Infanticide - An indicator of social and financial injustice

Imkaan’s programme researches the causes of infanticide and child abandonment.


Farhan Anwar August 17, 2014

A defining characteristic of a sustainable city is that it is financially prosperous and the benefits of its financial growth are divided among the residents. A sustainable city is also socially at peace. However, the work done by a Karachi-based not-for-profit organisation, Imkaan, reveals an alarming trend that relates to important social and financial aspects of the urban profile of Karachi, and also the country as a whole; the issue of infanticide and the abandoning of minors.

Imkaan’s programme researches the causes of infanticide and child abandonment by working with the community and its local stakeholders. It then works with potential adoptive parents in screening and preparing permanent homes for the children who need them. An additional work area relates to working with children in disaster situations and providing immediate and tangible assistance. According to Imkaan Welfare Organisation director Tahera Hasan, their surveys indicate that the main causes of abandonment range from poverty to illegitimacy. In many cases people have too many children and are unable to provide for them. And the trends are alarming. In 2008, the discarded bodies of 890 infants were recovered, the numbers increased to 999 in 2009, in 2010 they spiked to 1,210, and in 2011, 70 bodies of dead infants were found in Karachi alone. From January to September of 2013, 125 abandoned children were found in Karachi. Another related and extremely alarming development that Hasan points to is the documented rise in child trafficking, especially in urban centres.

To institutionalise its work, Imkaan has established Imkaan Ghar; a shelter for the abandoned. The aim is to take care of abandoned babies and help them find families. The children that are not adopted are provided with education, healthcare and a caring and nurturing environment. In order to ensure that these children are adopted into loving homes, an extensive screening process has been prepared for assessing potential parents. The parents are also guided through every aspect of adoption, including legal matters.

At a preventive level, to assist in reducing the occurrences of child infanticide and abandonment, a recently taken initiative is the establishment of Sehat Ghar. Under this programme, Imkaan provides prenatal and post-natal care to expectant mothers, caters to neonatal care of newborn babies and educates women; hence enabling them to make informed decisions about their lives, health, and families during pregnancy, childbirth and motherhood.  The first such clinic has been established in Machar Colony, home to approximately 700,000 people. According to the surveys conducted, each family residing there is spending more than Rs24,000 annually on health care. The clinic aims to provide medical support either free of charge or at a low fee to the residents of Machar Colony and help reduce their financial burden.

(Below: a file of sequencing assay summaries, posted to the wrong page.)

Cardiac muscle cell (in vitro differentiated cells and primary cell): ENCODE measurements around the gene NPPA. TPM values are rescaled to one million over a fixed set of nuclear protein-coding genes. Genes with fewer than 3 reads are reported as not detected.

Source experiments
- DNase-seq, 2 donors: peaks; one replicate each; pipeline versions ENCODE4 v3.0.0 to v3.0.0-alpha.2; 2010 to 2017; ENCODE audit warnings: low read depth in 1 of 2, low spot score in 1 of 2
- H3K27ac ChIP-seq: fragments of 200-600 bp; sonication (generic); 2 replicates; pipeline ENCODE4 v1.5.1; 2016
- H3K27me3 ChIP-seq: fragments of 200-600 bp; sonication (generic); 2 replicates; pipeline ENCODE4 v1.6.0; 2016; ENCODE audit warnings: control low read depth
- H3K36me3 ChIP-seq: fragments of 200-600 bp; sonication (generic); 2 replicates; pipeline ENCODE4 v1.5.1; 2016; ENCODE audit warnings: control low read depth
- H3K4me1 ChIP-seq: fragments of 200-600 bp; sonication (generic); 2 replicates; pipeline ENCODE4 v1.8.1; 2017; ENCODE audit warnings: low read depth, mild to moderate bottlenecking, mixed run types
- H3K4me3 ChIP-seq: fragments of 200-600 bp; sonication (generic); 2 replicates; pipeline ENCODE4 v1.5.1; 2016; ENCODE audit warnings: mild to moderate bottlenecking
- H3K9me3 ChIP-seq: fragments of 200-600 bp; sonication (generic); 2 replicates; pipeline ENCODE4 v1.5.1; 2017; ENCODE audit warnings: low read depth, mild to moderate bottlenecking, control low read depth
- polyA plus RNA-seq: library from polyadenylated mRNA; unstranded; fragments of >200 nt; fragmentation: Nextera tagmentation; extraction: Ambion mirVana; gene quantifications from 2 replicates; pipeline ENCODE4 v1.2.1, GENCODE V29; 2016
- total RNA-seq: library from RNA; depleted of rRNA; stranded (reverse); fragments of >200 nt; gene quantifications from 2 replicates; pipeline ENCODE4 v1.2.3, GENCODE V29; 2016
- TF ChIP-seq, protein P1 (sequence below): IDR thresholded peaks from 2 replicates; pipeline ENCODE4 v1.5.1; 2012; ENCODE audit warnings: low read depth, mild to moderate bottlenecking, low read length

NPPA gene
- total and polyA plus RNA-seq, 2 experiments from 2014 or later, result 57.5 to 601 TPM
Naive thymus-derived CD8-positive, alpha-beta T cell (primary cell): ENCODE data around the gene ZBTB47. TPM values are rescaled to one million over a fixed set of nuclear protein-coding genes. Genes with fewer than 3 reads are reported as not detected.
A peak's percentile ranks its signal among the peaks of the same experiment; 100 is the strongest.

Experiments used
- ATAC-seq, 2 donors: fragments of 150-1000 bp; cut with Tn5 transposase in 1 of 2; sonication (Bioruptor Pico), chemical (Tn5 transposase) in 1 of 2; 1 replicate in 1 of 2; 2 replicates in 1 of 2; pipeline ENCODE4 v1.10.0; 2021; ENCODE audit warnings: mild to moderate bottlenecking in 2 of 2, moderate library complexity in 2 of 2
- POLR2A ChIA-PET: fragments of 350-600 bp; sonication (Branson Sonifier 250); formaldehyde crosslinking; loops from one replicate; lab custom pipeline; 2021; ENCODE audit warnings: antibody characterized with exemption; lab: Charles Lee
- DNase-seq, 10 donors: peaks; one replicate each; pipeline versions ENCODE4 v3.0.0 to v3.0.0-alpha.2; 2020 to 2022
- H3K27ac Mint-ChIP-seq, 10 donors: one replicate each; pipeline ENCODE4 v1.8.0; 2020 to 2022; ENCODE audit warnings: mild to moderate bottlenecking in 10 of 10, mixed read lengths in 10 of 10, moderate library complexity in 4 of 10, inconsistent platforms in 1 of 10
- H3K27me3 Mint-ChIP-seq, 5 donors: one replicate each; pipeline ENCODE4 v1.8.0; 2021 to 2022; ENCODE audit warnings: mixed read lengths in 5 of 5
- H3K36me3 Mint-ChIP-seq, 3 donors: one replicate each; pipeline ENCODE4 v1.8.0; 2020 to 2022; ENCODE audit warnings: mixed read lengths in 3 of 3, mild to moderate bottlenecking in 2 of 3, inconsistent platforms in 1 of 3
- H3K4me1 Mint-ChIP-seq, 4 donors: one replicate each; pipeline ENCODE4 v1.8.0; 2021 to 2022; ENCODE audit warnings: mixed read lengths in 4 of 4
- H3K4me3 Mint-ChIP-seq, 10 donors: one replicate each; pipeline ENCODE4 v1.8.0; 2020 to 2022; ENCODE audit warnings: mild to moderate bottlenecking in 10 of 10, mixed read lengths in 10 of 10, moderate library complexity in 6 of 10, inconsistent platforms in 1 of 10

An encouraging development has been some movement achieved at the policy and legal front and Imkaan, along with the Edhi Trust, has been at the forefront of advocating this cause. The effort was targeted at ensuring that every child born in Pakistan gets the right to be registered as a citizen and be given a B-form, irrespective of his parentage being known or not. Now registration of children that are at orphanages with no known parentage will be registered by the National Database and Registration Authority as per the new policy that has been submitted in the Supreme Court.

As Hasan rightly points out, poverty will not end soon, nor will the system provide health and education for children, and neither will there be social acceptance of single parents. We are even struggling to give identity to our citizens because they might have unknown parentage.

Still, a start needs to be made. Much can happen if the dividends of urban growth are shared by all and the necessary social and financial safeguards are in place to protect the more vulnerable communities.

The abhorrent practices of infanticide and child abandonment, which cannot be in any way be pardoned, are the consequence and indicator of the existing social and financial injustice within our society.

The writer is an urban planner and runs a non-profit organisation focusing on urban sustainability issues

Published in The Express Tribune, August 18th,2014.

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